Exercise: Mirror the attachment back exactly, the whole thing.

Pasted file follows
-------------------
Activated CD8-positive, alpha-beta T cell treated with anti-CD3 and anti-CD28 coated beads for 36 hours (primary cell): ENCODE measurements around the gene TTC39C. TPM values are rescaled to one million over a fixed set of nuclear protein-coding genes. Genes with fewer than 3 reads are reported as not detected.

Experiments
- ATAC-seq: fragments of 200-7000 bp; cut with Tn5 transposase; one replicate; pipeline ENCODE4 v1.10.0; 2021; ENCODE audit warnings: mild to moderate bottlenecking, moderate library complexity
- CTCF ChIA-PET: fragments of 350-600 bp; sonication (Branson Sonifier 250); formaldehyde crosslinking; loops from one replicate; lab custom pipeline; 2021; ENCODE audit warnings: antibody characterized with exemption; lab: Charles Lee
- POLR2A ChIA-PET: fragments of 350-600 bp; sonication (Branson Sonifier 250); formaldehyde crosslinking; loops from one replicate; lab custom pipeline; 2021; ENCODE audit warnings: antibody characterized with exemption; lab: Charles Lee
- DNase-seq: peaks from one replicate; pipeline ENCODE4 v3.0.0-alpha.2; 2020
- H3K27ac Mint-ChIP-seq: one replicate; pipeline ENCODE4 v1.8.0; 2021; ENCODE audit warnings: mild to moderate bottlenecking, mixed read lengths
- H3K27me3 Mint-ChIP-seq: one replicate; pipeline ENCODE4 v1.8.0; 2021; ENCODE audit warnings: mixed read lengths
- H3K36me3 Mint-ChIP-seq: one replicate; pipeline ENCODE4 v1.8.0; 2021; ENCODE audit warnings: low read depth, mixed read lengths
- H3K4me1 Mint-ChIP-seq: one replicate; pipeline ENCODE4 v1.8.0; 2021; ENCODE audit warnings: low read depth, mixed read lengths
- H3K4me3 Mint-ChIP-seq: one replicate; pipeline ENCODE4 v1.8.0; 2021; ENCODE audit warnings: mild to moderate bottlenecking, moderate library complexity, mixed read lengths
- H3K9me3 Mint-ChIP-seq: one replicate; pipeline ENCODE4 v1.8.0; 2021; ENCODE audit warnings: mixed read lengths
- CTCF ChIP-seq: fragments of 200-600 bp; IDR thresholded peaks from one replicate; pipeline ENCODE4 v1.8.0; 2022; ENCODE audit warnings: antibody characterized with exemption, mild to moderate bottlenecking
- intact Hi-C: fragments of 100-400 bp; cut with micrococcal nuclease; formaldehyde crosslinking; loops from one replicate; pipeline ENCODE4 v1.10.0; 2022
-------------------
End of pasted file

Activated CD8-positive, alpha-beta T cell treated with anti-CD3 and anti-CD28 coated beads for 36 hours (primary cell): ENCODE measurements around the gene TTC39C. TPM values are rescaled to one million over a fixed set of nuclear protein-coding genes. Genes with fewer than 3 reads are reported as not detected.

Experiments
- ATAC-seq: fragments of 200-7000 bp; cut with Tn5 transposase; one replicate; pipeline ENCODE4 v1.10.0; 2021; ENCODE audit warnings: mild to moderate bottlenecking, moderate library complexity
- CTCF ChIA-PET: fragments of 350-600 bp; sonication (Branson Sonifier 250); formaldehyde crosslinking; loops from one replicate; lab custom pipeline; 2021; ENCODE audit warnings: antibody characterized with exemption; lab: Charles Lee
- POLR2A ChIA-PET: fragments of 350-600 bp; sonication (Branson Sonifier 250); formaldehyde crosslinking; loops from one replicate; lab custom pipeline; 2021; ENCODE audit warnings: antibody characterized with exemption; lab: Charles Lee
- DNase-seq: peaks from one replicate; pipeline ENCODE4 v3.0.0-alpha.2; 2020
- H3K27ac Mint-ChIP-seq: one replicate; pipeline ENCODE4 v1.8.0; 2021; ENCODE audit warnings: mild to moderate bottlenecking, mixed read lengths
- H3K27me3 Mint-ChIP-seq: one replicate; pipeline ENCODE4 v1.8.0; 2021; ENCODE audit warnings: mixed read lengths
- H3K36me3 Mint-ChIP-seq: one replicate; pipeline ENCODE4 v1.8.0; 2021; ENCODE audit warnings: low read depth, mixed read lengths
- H3K4me1 Mint-ChIP-seq: one replicate; pipeline ENCODE4 v1.8.0; 2021; ENCODE audit warnings: low read depth, mixed read lengths
- H3K4me3 Mint-ChIP-seq: one replicate; pipeline ENCODE4 v1.8.0; 2021; ENCODE audit warnings: mild to moderate bottlenecking, moderate library complexity, mixed read lengths
- H3K9me3 Mint-ChIP-seq: one replicate; pipeline ENCODE4 v1.8.0; 2021; ENCODE audit warnings: mixed read lengths
- CTCF ChIP-seq: fragments of 200-600 bp; IDR thresholded peaks from one replicate; pipeline ENCODE4 v1.8.0; 2022; ENCODE audit warnings: antibody characterized with exemption, mild to moderate bottlenecking
- intact Hi-C: fragments of 100-400 bp; cut with micrococcal nuclease; formaldehyde crosslinking; loops from one replicate; pipeline ENCODE4 v1.10.0; 2022